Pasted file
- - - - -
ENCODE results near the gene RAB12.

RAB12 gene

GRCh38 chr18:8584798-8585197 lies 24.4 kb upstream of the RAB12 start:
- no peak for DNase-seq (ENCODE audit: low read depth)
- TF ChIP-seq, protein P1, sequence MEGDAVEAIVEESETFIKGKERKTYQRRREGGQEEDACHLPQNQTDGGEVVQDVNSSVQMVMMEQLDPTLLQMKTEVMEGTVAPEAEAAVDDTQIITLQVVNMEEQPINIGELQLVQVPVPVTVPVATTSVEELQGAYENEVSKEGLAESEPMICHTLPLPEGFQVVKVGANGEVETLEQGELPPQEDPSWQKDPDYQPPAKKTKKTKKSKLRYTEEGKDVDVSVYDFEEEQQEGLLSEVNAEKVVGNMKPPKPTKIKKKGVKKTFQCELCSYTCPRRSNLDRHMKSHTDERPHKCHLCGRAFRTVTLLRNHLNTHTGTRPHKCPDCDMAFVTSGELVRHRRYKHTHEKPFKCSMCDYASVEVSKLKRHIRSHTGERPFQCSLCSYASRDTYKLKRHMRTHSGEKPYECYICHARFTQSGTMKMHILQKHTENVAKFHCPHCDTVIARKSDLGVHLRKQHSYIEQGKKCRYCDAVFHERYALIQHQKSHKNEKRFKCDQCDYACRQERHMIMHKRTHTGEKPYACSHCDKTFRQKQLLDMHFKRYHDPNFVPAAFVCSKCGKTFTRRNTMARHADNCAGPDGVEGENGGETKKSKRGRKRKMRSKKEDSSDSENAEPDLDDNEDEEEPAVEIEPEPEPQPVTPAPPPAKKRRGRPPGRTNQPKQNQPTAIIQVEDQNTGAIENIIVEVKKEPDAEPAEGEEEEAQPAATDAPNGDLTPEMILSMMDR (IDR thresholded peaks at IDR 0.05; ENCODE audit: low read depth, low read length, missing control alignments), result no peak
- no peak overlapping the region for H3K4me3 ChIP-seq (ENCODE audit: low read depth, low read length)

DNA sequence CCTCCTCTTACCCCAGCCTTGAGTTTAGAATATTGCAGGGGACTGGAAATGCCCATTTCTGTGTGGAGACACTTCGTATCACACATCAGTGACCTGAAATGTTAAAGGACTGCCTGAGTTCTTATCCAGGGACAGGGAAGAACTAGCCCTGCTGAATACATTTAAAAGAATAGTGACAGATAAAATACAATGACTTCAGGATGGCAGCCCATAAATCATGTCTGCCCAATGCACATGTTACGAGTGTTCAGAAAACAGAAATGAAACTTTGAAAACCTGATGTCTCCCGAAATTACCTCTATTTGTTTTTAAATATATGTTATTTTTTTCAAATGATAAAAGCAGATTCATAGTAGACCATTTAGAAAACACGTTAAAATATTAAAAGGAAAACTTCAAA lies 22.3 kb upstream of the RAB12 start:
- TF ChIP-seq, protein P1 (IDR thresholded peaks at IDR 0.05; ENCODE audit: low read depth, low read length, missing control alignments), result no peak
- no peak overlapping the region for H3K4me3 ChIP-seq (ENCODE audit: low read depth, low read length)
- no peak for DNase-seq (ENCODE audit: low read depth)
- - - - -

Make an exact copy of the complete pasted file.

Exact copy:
ENCODE results near the gene RAB12.

RAB12 gene

GRCh38 chr18:8584798-8585197 lies 24.4 kb upstream of the RAB12 start:
- no peak for DNase-seq (ENCODE audit: low read depth)
- TF ChIP-seq, protein P1, sequence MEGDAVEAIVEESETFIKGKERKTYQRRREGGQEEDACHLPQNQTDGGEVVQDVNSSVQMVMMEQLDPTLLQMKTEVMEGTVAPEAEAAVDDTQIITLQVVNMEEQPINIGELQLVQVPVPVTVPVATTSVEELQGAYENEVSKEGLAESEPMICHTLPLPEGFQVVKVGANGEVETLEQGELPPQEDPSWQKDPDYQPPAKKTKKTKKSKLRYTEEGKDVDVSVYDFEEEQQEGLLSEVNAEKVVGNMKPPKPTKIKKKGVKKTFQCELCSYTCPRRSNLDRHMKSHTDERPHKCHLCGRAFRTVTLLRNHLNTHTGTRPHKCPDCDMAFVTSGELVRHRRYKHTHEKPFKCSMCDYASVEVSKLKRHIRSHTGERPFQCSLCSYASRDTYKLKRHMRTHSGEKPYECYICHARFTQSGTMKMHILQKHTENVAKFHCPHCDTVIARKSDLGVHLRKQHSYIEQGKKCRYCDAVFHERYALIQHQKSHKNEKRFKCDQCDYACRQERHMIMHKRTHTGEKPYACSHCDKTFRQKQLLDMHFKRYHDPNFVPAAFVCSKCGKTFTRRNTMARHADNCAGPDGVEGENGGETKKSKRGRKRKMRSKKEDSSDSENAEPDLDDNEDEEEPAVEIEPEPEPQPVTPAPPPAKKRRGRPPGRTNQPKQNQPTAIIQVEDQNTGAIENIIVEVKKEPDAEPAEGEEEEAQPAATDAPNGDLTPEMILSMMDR (IDR thresholded peaks at IDR 0.05; ENCODE audit: low read depth, low read length, missing control alignments), result no peak
- no peak overlapping the region for H3K4me3 ChIP-seq (ENCODE audit: low read depth, low read length)

DNA sequence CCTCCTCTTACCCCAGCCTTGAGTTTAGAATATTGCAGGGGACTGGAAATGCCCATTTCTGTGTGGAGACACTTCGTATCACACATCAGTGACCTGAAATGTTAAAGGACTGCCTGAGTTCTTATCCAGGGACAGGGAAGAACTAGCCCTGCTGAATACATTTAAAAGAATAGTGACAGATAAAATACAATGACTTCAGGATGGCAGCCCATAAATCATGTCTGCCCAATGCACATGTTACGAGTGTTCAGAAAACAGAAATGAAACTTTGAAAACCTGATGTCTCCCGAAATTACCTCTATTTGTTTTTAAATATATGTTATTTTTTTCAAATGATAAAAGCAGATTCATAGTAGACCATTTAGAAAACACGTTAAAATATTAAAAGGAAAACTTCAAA lies 22.3 kb upstream of the RAB12 start:
- TF ChIP-seq, protein P1 (IDR thresholded peaks at IDR 0.05; ENCODE audit: low read depth, low read length, missing control alignments), result no peak
- no peak overlapping the region for H3K4me3 ChIP-seq (ENCODE audit: low read depth, low read length)
- no peak for DNase-seq (ENCODE audit: low read depth)